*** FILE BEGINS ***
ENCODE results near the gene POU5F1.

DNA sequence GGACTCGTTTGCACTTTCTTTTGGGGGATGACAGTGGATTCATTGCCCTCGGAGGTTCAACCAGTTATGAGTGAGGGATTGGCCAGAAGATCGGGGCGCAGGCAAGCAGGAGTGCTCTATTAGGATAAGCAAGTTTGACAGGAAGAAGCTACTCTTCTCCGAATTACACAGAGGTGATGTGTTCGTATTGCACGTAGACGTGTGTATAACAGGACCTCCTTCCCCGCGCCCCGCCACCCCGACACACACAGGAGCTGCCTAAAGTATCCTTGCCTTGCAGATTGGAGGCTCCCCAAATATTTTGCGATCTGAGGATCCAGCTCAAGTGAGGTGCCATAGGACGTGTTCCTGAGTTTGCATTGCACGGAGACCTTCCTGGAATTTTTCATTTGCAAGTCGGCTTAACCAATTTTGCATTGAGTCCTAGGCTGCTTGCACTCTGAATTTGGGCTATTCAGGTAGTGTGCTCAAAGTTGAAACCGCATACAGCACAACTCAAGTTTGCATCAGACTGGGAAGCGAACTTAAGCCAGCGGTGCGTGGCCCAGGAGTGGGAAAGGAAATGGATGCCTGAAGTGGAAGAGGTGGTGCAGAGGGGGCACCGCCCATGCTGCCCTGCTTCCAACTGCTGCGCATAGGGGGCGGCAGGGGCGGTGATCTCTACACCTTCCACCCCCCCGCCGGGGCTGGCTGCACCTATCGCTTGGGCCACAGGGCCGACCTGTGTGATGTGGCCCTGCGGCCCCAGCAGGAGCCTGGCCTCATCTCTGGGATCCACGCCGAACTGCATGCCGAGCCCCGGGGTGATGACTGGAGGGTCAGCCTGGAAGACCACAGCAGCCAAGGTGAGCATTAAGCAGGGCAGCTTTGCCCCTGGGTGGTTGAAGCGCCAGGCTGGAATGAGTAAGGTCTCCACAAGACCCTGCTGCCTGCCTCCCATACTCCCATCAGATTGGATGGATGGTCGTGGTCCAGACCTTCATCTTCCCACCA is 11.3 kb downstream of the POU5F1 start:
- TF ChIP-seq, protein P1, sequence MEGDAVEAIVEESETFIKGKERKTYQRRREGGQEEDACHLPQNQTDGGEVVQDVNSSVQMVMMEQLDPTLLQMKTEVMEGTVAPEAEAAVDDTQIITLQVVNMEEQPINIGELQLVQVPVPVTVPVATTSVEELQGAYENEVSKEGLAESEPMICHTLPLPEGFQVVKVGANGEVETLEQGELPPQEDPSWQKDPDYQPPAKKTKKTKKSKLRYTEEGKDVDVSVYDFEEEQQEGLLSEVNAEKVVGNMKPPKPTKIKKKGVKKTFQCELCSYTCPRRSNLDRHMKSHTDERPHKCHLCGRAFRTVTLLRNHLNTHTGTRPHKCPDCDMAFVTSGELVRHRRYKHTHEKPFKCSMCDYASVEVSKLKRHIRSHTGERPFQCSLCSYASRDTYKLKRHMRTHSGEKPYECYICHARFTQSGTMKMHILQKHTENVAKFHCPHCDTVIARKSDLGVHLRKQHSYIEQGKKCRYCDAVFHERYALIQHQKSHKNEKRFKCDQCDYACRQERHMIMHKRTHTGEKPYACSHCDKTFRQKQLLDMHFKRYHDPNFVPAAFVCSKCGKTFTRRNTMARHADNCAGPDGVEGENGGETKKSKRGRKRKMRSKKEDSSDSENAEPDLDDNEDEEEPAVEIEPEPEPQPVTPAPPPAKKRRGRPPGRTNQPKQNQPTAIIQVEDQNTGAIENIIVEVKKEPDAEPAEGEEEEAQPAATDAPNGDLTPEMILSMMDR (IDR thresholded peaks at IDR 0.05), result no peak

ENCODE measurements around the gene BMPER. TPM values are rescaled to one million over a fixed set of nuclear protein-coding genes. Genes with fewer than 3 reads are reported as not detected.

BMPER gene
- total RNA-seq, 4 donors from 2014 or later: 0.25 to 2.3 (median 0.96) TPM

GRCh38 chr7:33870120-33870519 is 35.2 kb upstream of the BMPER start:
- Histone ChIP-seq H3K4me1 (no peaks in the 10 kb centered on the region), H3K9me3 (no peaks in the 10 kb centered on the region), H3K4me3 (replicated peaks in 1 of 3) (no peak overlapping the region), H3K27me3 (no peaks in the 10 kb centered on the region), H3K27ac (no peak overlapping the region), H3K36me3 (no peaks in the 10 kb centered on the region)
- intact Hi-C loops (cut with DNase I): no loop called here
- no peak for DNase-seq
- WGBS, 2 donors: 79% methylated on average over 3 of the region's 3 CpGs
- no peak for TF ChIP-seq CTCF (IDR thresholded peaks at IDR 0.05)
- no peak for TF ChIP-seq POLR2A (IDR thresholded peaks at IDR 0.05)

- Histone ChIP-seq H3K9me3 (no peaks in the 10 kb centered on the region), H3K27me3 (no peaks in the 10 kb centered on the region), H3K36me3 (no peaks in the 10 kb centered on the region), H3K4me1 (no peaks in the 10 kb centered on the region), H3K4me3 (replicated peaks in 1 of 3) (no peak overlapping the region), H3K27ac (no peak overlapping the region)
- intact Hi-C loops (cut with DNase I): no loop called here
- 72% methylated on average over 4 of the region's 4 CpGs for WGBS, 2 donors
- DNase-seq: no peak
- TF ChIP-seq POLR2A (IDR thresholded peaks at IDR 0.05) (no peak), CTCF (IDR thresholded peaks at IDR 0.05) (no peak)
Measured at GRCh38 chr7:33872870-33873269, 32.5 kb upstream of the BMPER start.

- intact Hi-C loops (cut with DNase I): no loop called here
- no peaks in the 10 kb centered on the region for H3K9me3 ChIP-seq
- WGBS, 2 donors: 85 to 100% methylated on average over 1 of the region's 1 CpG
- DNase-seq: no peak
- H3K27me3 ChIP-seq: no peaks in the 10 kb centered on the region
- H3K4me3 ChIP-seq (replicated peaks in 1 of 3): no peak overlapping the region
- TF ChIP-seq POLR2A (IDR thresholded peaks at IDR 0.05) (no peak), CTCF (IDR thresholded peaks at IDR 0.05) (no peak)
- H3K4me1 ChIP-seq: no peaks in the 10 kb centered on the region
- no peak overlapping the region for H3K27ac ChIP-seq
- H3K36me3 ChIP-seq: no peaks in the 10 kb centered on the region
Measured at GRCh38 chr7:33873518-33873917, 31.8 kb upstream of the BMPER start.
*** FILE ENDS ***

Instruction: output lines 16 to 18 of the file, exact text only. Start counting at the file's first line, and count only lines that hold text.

- 72% methylated on average over 4 of the region's 4 CpGs for WGBS, 2 donors
- DNase-seq: no peak
- TF ChIP-seq POLR2A (IDR thresholded peaks at IDR 0.05) (no peak), CTCF (IDR thresholded peaks at IDR 0.05) (no peak)